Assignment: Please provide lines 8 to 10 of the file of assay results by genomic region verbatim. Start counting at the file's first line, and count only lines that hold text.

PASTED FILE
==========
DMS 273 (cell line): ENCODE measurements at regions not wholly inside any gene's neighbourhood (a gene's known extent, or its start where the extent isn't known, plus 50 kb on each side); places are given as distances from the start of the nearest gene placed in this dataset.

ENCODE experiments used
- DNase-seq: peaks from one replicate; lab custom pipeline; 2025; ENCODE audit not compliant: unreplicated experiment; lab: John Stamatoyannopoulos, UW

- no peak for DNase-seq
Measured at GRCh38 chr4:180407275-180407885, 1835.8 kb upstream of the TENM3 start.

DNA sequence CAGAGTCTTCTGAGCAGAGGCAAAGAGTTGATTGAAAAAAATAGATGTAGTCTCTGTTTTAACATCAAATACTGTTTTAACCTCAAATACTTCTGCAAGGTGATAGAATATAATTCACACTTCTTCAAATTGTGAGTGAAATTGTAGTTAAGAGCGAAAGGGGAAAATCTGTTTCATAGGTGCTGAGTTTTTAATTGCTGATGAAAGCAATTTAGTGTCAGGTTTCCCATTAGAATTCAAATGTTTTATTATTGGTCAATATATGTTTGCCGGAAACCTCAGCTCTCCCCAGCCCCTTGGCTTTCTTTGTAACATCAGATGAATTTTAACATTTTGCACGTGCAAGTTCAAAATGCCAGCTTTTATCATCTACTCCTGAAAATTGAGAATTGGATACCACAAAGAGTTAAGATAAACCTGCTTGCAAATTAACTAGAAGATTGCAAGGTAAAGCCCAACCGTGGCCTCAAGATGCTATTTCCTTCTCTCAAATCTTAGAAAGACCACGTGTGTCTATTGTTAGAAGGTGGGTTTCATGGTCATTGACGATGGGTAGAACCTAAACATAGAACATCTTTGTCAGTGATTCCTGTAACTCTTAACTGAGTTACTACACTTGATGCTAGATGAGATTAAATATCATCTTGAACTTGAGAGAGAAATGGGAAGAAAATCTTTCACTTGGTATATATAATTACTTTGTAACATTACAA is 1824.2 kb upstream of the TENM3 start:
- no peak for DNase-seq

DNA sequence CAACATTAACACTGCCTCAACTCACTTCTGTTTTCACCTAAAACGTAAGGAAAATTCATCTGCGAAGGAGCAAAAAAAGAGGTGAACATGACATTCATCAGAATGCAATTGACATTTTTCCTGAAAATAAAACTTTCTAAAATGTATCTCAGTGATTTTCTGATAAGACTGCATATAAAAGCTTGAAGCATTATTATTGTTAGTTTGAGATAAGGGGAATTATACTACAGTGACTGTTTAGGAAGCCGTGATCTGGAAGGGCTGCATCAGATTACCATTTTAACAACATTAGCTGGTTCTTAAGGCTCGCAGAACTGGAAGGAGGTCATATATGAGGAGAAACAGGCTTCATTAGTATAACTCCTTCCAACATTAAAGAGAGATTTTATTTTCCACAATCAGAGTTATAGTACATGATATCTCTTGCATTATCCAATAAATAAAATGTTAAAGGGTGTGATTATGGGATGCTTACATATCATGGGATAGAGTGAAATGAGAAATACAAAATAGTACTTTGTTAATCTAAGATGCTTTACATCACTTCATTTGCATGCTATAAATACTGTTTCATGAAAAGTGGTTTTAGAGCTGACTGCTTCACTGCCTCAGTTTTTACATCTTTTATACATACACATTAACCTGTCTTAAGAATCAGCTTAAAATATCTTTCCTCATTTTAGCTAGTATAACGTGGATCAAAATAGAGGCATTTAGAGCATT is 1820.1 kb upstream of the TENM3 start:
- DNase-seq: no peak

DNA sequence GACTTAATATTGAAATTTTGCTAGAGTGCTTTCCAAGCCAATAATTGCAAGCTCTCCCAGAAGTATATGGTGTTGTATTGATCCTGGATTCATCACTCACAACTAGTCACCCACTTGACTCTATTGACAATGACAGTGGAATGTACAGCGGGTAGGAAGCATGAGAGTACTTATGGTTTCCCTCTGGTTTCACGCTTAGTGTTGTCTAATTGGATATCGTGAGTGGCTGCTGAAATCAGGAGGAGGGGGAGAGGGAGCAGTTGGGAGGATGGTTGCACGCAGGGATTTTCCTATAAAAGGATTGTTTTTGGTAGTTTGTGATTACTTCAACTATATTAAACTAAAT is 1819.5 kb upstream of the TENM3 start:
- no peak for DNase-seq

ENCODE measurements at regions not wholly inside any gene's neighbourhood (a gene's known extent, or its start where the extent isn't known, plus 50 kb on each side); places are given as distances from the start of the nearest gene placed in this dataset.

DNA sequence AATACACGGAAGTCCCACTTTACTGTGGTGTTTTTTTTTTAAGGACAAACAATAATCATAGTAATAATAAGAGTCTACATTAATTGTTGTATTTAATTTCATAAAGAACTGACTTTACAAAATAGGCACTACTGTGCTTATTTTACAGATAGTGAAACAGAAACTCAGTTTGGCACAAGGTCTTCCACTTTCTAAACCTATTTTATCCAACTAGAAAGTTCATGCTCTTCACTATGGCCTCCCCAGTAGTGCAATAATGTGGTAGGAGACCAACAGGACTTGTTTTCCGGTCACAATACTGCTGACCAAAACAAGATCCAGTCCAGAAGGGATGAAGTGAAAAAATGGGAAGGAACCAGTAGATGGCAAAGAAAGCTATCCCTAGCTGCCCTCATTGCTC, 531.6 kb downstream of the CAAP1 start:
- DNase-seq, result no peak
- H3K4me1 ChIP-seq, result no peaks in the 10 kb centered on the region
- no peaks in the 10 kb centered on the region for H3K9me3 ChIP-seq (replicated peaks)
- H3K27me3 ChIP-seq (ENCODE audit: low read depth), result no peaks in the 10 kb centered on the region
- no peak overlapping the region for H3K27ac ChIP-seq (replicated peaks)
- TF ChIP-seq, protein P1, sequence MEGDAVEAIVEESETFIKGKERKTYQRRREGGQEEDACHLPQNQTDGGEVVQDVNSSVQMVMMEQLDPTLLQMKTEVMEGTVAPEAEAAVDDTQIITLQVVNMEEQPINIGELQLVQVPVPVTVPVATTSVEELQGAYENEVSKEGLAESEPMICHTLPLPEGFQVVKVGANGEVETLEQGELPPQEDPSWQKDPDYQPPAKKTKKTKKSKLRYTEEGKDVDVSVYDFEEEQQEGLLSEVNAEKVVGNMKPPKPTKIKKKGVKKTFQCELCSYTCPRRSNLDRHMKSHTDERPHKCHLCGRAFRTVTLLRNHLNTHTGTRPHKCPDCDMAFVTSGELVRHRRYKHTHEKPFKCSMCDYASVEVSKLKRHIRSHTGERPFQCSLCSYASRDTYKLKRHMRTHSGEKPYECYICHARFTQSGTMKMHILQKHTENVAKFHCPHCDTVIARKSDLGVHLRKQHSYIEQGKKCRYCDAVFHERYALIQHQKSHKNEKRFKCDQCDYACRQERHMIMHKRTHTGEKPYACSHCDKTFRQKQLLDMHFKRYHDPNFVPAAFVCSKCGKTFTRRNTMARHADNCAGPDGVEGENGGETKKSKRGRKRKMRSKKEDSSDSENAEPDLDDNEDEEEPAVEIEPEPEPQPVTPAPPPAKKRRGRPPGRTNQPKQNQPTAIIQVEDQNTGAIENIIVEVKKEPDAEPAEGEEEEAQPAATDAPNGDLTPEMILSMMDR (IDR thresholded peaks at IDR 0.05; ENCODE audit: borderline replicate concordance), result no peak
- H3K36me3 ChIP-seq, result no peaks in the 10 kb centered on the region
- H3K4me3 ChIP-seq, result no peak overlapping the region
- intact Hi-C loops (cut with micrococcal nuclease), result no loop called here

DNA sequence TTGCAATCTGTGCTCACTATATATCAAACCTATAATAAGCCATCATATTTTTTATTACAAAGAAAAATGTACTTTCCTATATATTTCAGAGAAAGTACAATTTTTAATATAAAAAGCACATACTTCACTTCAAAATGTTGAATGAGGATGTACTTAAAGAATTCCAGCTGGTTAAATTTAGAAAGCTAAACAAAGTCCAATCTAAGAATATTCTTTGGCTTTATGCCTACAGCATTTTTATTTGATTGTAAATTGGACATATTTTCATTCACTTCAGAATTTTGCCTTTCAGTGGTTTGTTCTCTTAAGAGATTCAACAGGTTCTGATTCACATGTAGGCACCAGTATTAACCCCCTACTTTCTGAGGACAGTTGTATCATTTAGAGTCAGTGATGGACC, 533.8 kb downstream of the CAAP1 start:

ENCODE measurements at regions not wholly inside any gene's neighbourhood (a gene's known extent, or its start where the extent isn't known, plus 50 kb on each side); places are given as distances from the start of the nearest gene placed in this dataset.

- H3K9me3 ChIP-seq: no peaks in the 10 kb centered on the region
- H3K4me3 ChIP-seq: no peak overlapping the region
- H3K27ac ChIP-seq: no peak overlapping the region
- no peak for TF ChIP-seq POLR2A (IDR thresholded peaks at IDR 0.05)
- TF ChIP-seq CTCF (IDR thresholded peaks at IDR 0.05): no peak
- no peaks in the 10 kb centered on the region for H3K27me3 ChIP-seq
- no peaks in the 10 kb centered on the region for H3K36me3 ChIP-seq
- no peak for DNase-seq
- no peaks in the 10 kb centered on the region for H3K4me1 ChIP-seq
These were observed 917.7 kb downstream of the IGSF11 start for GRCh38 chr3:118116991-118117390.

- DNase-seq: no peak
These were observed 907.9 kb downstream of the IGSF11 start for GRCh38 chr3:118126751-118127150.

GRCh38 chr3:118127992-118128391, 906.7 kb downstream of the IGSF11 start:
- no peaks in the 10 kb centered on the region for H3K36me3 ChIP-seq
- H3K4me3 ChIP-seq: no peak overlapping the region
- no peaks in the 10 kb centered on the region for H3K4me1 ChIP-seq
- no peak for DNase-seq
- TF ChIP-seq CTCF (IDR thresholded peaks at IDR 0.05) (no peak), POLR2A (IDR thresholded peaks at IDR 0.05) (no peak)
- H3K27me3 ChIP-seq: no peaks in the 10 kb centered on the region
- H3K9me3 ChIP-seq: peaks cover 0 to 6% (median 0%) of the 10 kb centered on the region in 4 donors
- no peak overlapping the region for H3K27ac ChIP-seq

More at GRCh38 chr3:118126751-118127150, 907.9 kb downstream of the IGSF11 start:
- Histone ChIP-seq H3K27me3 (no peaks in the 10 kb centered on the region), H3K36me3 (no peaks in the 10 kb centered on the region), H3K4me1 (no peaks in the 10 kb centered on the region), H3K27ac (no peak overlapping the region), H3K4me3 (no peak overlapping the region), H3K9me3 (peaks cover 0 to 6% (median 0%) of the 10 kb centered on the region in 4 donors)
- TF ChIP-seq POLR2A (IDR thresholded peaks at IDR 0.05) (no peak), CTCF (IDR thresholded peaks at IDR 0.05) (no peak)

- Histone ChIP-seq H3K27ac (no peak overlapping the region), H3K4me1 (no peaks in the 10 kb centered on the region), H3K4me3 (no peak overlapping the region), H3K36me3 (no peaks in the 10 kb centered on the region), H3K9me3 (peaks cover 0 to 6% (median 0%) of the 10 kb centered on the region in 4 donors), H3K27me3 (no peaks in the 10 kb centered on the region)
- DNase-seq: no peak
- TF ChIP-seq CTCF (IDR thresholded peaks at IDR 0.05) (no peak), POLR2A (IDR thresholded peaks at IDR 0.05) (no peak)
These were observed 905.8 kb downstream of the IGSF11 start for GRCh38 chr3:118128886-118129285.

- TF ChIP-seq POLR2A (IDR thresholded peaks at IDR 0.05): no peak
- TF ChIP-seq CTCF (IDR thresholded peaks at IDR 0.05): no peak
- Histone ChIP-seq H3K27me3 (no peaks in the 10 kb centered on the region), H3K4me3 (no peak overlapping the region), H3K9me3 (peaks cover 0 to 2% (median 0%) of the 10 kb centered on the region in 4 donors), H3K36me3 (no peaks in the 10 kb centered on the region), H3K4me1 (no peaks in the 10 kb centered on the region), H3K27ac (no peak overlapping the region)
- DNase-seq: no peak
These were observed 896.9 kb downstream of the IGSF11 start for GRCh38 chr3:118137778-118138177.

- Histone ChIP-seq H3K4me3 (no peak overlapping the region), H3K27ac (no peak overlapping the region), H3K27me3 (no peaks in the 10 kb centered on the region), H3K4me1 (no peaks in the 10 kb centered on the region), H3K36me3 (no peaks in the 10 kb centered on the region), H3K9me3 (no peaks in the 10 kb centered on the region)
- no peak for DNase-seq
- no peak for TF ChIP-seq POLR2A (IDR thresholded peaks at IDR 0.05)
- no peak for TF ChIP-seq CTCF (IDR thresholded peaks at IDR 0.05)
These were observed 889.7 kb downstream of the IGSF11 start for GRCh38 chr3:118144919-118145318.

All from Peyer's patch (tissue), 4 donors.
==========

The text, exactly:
DNA sequence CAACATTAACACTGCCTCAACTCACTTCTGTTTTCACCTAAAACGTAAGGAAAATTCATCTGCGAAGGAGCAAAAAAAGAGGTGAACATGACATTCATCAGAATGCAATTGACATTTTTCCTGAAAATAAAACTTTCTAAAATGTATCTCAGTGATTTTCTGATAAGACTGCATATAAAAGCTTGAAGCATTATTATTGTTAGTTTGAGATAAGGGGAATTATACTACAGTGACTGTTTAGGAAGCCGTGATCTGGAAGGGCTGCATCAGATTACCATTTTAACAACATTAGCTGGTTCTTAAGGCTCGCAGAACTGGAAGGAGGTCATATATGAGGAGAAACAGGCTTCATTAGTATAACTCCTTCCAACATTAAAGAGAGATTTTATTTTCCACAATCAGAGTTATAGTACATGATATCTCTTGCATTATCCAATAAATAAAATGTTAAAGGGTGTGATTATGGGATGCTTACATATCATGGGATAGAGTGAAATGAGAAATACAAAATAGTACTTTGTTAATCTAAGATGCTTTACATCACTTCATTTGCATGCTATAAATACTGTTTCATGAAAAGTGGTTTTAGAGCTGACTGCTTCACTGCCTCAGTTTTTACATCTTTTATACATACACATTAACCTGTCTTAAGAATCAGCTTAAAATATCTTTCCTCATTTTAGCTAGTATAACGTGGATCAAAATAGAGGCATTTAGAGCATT is 1820.1 kb upstream of the TENM3 start:
- DNase-seq: no peak

DNA sequence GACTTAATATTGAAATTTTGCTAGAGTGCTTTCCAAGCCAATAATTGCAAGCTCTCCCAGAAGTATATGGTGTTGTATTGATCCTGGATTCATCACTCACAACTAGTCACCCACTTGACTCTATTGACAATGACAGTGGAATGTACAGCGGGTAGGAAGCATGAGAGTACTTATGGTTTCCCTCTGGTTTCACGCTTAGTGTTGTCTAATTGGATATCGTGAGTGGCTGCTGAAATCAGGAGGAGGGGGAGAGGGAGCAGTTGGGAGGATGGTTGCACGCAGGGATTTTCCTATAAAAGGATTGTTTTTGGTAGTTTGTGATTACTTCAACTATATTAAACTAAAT is 1819.5 kb upstream of the TENM3 start: